HRs role critical in recruiting, managing and retaining the best people
available. The HR department has a clear role in this process, and determines
the success rate of any organisation. If HR managers are not competent enough,
this will have a direct impact on the organisation. There is now a need to develop
competent HR professionals who are sound in HR management practices with strong
TCS values every associate and invests in their personal
development. We have a number of initiatives that bring associates and
their families together in fun,
learning and social
TCS (Deccan Park-Hyderabad)
Recruitment and training
Recruitment has become a major function from an important
sub-system in HR, particularly in the IT industry. HR managers play a vital
role in creating assets for the organisation in the form of quality manpower.
Another challenge for HR managers is to put systems in place
to make people a perfect fit for their jobs. Skill obsolescence is rapid in
the software industry. To overcome this problem, organisations give utmost priority
to training and skill enhancement programmes on a continuous basis. Many IT
companies are providing technical training to their employees on various platforms
every quarter. Most find this regular training quite useful, apart from the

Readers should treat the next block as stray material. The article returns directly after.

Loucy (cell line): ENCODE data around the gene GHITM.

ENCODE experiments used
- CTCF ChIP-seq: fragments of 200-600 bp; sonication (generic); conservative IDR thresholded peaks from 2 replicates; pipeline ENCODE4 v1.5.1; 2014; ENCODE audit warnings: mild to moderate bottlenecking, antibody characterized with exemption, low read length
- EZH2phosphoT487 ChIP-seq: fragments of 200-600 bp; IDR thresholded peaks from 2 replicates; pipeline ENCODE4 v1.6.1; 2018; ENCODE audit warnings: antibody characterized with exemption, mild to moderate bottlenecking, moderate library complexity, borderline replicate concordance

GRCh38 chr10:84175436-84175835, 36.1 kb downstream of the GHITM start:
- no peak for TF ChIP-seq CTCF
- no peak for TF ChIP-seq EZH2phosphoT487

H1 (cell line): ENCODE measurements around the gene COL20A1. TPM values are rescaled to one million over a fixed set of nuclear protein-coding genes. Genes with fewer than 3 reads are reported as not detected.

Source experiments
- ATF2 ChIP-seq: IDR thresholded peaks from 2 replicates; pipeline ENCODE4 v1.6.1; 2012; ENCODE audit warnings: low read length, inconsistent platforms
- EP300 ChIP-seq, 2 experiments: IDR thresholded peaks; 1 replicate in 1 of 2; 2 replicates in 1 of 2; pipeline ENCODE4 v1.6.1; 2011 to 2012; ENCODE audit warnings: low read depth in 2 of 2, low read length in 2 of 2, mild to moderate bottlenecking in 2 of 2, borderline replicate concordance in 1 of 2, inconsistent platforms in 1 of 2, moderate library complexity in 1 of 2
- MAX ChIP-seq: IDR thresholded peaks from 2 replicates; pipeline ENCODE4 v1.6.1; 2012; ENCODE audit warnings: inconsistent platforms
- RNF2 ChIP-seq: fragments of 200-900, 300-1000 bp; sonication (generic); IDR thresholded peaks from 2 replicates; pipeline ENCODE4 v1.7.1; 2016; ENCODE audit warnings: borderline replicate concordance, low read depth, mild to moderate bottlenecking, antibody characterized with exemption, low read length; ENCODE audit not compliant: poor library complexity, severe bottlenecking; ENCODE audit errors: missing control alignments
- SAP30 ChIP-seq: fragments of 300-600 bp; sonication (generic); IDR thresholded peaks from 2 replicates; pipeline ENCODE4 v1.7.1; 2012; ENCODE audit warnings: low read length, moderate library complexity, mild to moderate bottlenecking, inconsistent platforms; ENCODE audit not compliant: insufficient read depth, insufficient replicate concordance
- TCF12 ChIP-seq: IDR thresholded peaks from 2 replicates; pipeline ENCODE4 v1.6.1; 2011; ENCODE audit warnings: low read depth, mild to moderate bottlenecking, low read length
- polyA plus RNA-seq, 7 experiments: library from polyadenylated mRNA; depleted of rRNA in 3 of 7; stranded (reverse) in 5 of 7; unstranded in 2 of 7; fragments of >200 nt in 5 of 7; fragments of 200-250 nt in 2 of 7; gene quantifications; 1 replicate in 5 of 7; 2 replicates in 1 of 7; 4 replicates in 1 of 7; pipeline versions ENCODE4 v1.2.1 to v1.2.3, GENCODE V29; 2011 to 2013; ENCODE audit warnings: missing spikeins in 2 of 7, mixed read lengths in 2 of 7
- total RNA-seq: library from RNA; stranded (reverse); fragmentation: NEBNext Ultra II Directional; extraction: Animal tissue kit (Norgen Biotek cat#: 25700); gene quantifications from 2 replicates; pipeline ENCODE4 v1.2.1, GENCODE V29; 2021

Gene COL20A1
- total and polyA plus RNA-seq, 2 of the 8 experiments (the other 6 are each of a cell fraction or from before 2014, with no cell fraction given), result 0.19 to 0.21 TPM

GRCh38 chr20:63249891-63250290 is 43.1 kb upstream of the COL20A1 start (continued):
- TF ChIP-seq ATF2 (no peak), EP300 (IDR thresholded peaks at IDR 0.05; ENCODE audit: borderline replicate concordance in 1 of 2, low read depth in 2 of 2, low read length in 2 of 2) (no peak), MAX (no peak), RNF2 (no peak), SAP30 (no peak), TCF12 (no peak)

feeling of security it provides.
The trust factor
Low levels of trust inhibit knowledge sharing in the knowledge-based industry.
Concerned over recent reports about an employee of an Indian call centre who
allegedly sold bank account details, Nasscom is gearing up to face unforeseen
challenges regarding confidentiality in the IT industry. It is working closely
with legal authorities in Britain to ensure those responsible for criminal breach.
Any case of theft or breach of confidentiality should be treated seriously.
Such malpractices would pose a serious threat to SMBs in the BPO sector. Most
of the small and medium companies in this segment do not have enough capabilities
to tackle the situation themselves.
Lt Bipin Chandra, Vice-president, India operations, Knoah Solutions, does not
believe that this will severely affect the BPO industry in India. He says, We
have enough security measures as far as data security is concerned. Accessing
the database should be need-based only, and if, without necessity, anyone tries
to access it, our system will alert us. We have been strengthening our security
policies; in any case, our existing system does not allow employees to browse
through the data. Going by recent reports, I dont think there will be
any significant impact on BPO companies. Our clients ask for higher levels of
security on information systems. Every organisation needs to have a fool-proof
security system, apart from building loyalty and commitment among employees
as part of good HR policies which are common for all types of organisations.
At Wipro they believe that the knowledge-based industry faces five critical
challenges. One of the most important is talent management and development.
Professionals bring with them a lot of aspirations, and to be on the competitive
edge they look out for three important dimensionslearning, technology
and early opportunities. A recent study conducted by Wipro showed that people
join the company because of the above, and these act as a differentiating model
for the organisation. In the IT industry, the best practices of today may not